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A non-profit publication of the Office of the University Relations of Virginia Tech,
including The Conductor, a special section of the Spectrum printed 4 times a year

Using Technology in the Classroom

Spectrum Volume 20 Issue 38 - August 13, 1998

(Editor's note: Following is an open letter to Virginia Tech faculty members from the Course and Curriculum Issues Workgroup of the Computer Requirement Support Task Force.)
Technology is clearly changing the way many faculty members do their research, teach, interact with their colleagues and publish their findings. Not only is technology changing our profession, it is changing the work environment of our students. The university is committed to prepare our students for a successful future. To do this, our educational mission must include computer literacy and information retrieval skills as a key to their future success.
The university is a proponent of diversity and innovation in its educational mission and college life. Diversity and innovation contribute to quality teaching and the use of technology in instruction is part of this diversity. The university is also committed to make its resources, including faculty members, more accessible to students and alumni. The diverse ways in which technology can help us achieve these goals will be encouraged and supported.
The increased use of computers, especially in education, has spawned many myths and misconceptions. While the university recognizes the advantages of technology-enhanced education, the university wants to assure faculty members that not all instructors will be required to use technology in the same way for teaching, and that not all faculty members teaching the same level course will be required to use technology in the same way. How technology is integrated into teaching your course is a personal choice.
If you chose to integrate technology into a course:
Its use must be consistent with the purpose and objectives of the course. Different courses will have different objectives, especially if they are general introductory courses or upper level courses, and whether they are major or non-major courses;
You have a professional obligation to be proficient in the software you require your students to use. Further, the software you are using should be comparable to the software the students are required to use. Updates of the software required for student machines will be available for faculty members. University user-support systems will be kept up to date on new software and different versions of software so the students and faculty members can get appropriate assistance;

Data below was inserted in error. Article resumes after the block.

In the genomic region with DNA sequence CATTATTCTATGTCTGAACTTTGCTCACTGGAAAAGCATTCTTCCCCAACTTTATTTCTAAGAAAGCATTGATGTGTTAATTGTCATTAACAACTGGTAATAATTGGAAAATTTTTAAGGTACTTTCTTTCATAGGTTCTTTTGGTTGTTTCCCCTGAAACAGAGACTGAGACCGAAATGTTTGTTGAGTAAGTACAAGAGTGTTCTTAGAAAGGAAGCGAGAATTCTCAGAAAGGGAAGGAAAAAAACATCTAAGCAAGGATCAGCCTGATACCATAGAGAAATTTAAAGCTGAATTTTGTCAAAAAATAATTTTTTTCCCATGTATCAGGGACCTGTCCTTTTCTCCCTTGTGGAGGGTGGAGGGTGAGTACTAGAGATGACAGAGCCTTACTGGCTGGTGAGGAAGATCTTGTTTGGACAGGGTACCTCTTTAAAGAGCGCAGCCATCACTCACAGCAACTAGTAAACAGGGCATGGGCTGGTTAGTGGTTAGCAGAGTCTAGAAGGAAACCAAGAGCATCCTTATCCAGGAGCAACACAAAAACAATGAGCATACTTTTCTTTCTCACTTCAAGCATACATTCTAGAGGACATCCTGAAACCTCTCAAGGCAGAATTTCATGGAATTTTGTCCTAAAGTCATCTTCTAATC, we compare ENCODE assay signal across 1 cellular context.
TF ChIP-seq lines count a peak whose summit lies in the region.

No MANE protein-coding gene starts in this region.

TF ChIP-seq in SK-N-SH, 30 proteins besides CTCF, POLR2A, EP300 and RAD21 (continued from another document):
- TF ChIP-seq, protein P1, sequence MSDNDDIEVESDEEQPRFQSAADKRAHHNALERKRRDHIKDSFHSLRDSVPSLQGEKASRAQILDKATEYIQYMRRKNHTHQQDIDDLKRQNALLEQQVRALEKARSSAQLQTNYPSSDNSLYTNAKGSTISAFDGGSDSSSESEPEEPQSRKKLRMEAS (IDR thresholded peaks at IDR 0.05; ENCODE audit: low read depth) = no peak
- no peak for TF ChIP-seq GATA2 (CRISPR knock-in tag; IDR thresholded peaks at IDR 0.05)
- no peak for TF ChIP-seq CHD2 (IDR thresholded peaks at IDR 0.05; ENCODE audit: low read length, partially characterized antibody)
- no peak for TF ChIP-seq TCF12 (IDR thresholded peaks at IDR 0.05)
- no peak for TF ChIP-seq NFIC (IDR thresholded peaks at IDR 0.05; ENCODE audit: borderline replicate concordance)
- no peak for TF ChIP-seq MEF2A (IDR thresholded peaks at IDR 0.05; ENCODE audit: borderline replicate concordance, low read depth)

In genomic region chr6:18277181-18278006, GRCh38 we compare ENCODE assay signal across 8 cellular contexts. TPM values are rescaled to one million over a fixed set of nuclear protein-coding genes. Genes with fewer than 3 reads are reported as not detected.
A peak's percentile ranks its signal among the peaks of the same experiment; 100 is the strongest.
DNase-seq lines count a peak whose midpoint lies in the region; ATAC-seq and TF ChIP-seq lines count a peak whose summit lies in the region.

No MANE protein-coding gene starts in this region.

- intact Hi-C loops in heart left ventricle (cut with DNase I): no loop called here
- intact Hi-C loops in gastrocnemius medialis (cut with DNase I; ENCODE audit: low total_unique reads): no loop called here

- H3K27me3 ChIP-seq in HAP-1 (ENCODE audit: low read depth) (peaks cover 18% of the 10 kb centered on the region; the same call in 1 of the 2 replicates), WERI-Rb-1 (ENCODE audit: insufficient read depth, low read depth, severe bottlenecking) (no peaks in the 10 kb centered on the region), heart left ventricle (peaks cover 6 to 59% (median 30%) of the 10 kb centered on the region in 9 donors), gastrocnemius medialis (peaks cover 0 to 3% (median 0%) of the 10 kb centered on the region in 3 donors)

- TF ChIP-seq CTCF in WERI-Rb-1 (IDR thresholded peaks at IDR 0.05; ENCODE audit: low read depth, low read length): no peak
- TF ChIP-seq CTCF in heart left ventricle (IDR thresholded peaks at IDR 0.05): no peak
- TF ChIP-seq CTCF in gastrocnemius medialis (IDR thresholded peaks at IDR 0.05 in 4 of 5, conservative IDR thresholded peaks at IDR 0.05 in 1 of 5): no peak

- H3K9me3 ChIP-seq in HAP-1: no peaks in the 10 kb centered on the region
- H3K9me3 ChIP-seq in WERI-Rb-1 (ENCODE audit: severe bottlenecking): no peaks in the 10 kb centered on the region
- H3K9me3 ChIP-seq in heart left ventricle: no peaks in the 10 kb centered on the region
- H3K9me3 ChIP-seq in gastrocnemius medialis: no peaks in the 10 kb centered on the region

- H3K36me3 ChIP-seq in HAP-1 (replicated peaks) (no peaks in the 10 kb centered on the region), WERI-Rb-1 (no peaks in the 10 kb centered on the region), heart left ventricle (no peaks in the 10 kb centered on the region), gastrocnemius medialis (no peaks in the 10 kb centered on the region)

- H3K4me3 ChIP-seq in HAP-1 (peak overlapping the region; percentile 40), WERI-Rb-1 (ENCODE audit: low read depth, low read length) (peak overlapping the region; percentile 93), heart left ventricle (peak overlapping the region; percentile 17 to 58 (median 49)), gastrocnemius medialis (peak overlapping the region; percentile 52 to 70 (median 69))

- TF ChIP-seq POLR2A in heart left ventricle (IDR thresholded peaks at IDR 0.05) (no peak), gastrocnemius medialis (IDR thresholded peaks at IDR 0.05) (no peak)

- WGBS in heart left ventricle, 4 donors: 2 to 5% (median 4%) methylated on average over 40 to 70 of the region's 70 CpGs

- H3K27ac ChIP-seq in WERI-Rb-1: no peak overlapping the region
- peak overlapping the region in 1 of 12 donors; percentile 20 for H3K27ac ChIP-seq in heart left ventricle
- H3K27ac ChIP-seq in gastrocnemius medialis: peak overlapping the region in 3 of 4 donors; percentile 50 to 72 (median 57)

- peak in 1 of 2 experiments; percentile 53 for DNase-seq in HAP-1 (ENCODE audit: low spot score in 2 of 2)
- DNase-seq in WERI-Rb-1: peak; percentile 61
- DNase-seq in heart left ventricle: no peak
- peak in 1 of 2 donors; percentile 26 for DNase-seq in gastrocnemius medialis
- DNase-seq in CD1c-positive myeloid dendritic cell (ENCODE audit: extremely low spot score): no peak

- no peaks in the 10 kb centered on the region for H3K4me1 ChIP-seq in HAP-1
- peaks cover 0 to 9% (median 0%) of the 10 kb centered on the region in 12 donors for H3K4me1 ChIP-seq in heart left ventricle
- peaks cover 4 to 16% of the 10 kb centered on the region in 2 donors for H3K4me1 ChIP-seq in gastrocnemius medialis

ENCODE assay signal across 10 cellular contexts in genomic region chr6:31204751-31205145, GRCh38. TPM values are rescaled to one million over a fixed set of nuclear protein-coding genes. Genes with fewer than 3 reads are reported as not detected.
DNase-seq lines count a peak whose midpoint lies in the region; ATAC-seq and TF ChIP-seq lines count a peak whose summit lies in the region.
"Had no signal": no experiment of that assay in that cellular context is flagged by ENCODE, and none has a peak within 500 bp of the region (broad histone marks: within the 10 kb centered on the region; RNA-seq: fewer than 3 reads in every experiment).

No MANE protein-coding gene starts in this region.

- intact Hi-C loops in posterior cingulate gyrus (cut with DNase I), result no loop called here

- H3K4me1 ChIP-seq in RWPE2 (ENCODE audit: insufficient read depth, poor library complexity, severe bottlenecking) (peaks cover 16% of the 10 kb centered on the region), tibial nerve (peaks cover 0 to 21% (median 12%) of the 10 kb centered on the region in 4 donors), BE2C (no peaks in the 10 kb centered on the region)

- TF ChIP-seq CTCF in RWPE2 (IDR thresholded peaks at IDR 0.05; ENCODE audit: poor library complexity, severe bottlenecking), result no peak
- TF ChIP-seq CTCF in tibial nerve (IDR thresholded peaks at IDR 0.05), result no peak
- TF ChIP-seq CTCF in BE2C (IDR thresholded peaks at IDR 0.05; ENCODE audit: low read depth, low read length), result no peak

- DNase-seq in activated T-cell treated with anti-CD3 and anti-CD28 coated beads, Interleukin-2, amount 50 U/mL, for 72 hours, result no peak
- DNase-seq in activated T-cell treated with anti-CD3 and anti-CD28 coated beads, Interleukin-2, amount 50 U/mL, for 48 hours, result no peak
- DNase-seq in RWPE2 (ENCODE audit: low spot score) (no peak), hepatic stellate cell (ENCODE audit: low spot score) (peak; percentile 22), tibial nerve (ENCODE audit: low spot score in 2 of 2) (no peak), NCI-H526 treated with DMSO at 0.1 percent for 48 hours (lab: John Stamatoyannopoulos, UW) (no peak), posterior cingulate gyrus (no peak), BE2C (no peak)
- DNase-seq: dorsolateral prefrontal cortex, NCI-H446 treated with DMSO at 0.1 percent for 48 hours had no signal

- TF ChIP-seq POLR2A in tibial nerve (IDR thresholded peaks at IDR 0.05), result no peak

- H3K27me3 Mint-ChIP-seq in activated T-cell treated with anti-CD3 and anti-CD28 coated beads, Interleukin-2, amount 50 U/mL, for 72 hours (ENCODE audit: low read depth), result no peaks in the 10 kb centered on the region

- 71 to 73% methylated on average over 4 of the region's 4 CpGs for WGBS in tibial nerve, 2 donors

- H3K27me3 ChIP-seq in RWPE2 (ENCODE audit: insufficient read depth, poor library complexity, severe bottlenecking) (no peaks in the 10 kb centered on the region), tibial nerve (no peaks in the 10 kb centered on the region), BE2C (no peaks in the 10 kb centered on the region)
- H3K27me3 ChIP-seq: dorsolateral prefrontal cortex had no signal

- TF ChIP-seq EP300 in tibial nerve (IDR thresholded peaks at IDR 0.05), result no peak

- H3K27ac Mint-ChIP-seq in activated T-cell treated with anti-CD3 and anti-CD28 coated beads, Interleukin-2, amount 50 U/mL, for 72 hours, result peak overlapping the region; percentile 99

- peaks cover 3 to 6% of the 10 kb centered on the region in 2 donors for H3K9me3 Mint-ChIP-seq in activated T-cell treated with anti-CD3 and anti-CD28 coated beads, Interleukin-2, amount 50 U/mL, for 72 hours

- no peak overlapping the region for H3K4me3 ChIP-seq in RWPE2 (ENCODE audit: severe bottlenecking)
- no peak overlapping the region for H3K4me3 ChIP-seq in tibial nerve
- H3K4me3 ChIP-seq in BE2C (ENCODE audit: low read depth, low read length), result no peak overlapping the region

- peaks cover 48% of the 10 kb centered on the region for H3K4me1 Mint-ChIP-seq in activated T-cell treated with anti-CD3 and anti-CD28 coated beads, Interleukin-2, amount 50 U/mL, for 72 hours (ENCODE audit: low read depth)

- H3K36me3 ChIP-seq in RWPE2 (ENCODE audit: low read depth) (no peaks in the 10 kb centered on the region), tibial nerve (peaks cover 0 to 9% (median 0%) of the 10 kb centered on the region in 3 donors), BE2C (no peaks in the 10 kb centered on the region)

You are obligated to keep on-line course materials updated and accessible by students;
You will not be held knowledgeable for software packages for different computer systems, and different versions of the same software; and
You should provide an alternate source for class materials, such as handouts or materials on reserve at the library, for at least the first two weeks of the fall semester until freshman have their computers functioning properly. Introductory classes often have upper classmen and currently, they are not required to have a computer. An alternate source of class materials should be available for these students until all students have entered under the new computer requirement (the class of 2005). Transfer students may also need an alternate source for class materials until they are online.
Students have asked for information on how technology is being used in their courses, e.g., is the course available on line or if it is technology-enhanced, at what level is it enhanced? To best communicate this information, a common data base is being developed for all courses taught at Virginia Tech. The goal is to have this information available from one data base, but distributed through several venues such as on-line course profiles, the timetable and a class ticket.
As part of this data base, departments will be required to post an abbreviated course profile on line for every course taught each semester. An on-line form is being developed to bring uniformity to the data base and facilitate ease in submitting this material. This form is an expanded version of the form distributed for the Fall 1998 Timetable. The faculty member and department will be responsible for making sure this information is posted in a timely manner.
No computer requirement would be complete without providing support and training to both students and faculty members. The university is committed to providing adequate resources to assist students and faculty with hardware, software and service provider problems.
Several on-campus facilities can assist with software and hardware problems. We will develop or obtain training tools so students can become proficient in the basic software we recommend for their computers.
The university has a long standing commitment to training its faculty in the use of computers in education. The Faculty Development Institute has trained the majority of the Virginia Tech faculty in the software required of our students and the use of computers in teaching and communication. This on-going training will continue. The university has over 600 computers in 12 campus facilities so students have immediate on-line access from anywhere on campus and will have the use of a computer if their computer is not available (e.g., students who live off campus). These computer facilities will be maintained.
Members of the Course and Curriculum Issues Workgroup of the Computer Requirement Support Task Force are Arthur Buikema Jr. (chair), Dianna Benton, Corrine Goldman, Len Hatfield, Arthur Keown, Timothy Luke, John Moore, Cosby Rogers, Mary Beth Rosson, Crandell Shifflet, Mary Sproull, Nicholas Stone, and Brian Ward; with additional input from John Husser, Jerome Niles and Jay Stoeckel.